The U.S. Consulate in Benghazi is seen in flames during a protest by an armed group said to have been protesting a film being produced in the United States September 11, 2012. An American staff member of the U.S. consulate in the eastern Libyan city of Benghazi has died following fierce clashes at the compound, Libyan security sources said on Wednesday. Armed gunmen attacked the compound on Tuesday evening, clashing with Libyan security forces before the latter withdrew as they came under heavy fire. REUTERS/Esam Al-Fetori (LIBYA - Tags: POLITICS CIVIL UNREST)
A mourner holds a program during a public memorial service for slain U.S. Ambassador to Libya Christopher Stevens in San Francisco, California October 16, 2012. Hundreds of mourners are expected to fill a marble rotunda in San Francisco's City Hall on Tuesday for a public memorial to Stevens, who was killed along with three other American embassy staff in a militant attack on the U.S. mission in Benghazi, Libya last month. REUTERS/Stephen Lam (UNITED STATES - Tags: POLITICS OBITUARY)
A burning car is seen at the U.S. Consulate in Benghazi during a protest by an armed group said to have been protesting a film being produced in the United States September 11, 2012. An American staff member of the U.S. consulate in the eastern Libyan city of Benghazi has died following fierce clashes at the compound, Libyan security sources said on Wednesday. Armed gunmen attacked the compound on Tuesday evening, clashing with Libyan security forces before the latter withdrew as they came under heavy fire. REUTERS/Esam Al-Fetori (LIBYA - Tags: POLITICS CIVIL UNREST)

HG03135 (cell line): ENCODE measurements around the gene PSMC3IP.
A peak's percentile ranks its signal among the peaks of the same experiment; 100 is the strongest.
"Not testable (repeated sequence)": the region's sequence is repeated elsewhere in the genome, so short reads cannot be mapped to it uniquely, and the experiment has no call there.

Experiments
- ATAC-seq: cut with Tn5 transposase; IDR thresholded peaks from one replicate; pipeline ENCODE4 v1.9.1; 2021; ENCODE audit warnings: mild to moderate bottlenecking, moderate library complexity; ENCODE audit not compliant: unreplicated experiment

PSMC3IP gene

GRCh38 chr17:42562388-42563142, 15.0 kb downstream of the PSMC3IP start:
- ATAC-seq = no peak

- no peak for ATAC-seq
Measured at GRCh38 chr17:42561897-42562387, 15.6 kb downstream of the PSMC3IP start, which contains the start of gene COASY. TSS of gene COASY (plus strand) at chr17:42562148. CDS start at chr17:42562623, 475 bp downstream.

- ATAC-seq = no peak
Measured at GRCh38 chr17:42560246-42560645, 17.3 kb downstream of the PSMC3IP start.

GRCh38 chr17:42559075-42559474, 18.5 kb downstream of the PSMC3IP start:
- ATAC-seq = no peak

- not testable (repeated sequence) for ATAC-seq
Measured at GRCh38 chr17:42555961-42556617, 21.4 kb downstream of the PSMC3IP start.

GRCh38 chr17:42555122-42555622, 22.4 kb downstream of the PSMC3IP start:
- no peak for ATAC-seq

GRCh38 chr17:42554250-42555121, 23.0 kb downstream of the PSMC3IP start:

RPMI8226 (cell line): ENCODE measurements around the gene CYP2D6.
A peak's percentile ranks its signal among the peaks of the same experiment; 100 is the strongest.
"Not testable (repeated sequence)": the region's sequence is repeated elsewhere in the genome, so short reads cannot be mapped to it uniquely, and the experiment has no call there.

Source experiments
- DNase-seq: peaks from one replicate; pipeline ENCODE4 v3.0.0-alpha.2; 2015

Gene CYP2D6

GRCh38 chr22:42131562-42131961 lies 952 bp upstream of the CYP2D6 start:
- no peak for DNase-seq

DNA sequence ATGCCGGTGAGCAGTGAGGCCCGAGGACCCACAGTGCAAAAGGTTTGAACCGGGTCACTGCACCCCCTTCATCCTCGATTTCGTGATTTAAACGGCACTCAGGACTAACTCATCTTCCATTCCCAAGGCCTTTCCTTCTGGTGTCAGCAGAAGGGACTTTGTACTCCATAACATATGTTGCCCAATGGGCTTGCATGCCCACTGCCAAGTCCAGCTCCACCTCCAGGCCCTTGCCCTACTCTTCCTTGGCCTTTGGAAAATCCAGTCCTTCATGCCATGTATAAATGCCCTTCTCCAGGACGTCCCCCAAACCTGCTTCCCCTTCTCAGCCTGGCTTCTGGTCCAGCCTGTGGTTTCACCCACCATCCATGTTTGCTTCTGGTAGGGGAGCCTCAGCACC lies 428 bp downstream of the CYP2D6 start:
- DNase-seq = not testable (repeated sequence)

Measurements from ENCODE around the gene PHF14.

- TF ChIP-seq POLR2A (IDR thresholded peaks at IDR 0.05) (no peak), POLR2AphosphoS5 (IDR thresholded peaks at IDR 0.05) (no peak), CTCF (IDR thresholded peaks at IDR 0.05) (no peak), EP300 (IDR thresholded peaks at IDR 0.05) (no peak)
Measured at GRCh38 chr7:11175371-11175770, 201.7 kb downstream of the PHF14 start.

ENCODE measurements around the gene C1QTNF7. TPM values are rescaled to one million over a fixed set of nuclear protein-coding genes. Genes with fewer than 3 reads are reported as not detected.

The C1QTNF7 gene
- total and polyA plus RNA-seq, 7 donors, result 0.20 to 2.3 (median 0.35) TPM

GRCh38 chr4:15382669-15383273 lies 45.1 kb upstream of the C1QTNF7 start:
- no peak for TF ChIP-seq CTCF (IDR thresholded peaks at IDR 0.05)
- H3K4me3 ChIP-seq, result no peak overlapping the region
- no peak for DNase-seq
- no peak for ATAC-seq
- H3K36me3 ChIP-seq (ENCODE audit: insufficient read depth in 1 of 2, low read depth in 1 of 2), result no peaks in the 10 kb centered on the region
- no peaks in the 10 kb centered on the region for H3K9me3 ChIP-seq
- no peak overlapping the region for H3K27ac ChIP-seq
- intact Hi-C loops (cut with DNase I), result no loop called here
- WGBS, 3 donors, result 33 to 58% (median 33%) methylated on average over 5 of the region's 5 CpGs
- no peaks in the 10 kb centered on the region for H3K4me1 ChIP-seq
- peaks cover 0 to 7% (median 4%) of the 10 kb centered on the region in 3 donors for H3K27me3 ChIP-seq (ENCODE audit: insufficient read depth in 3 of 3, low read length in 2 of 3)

Damage at the U.S. Consulate in Benghazi is seen during a protest by an armed group said to have been protesting a film being produced in the United States September 11, 2012. An American staff member of the U.S. consulate in the eastern Libyan city of Benghazi has died following fierce clashes at the compound, Libyan security sources said on Wednesday. Armed gunmen attacked the compound on Tuesday evening, clashing with Libyan security forces before the latter withdrew as they came under heavy fire. REUTERS/Esam Al-Fetori (LIBYA - Tags: POLITICS CIVIL UNREST)
The U.S. Consulate in Benghazi is seen in flames during a protest by an armed group said to have been protesting a film being produced in the United States September 11, 2012. An American staff member of the U.S. consulate in the eastern Libyan city of Benghazi has died following fierce clashes at the compound, Libyan security sources said on Wednesday. Armed gunmen attacked the compound on Tuesday evening, clashing with Libyan security forces before the latter withdrew as they came under heavy fire. REUTERS/Esam Al-Fetori (LIBYA - Tags: POLITICS CIVIL UNREST)
Damage at the U.S. Consulate in Benghazi is seen during a protest by an armed group said to have been protesting a film being produced in the United States September 11, 2012. An American staff member of the U.S. consulate in the eastern Libyan city of Benghazi has died following fierce clashes at the compound, Libyan security sources said on Wednesday. Armed gunmen attacked the compound on Tuesday evening, clashing with Libyan security forces before the latter withdrew as they came under heavy fire. REUTERS/Esam Al-Fetori (LIBYA - Tags: POLITICS CIVIL UNREST)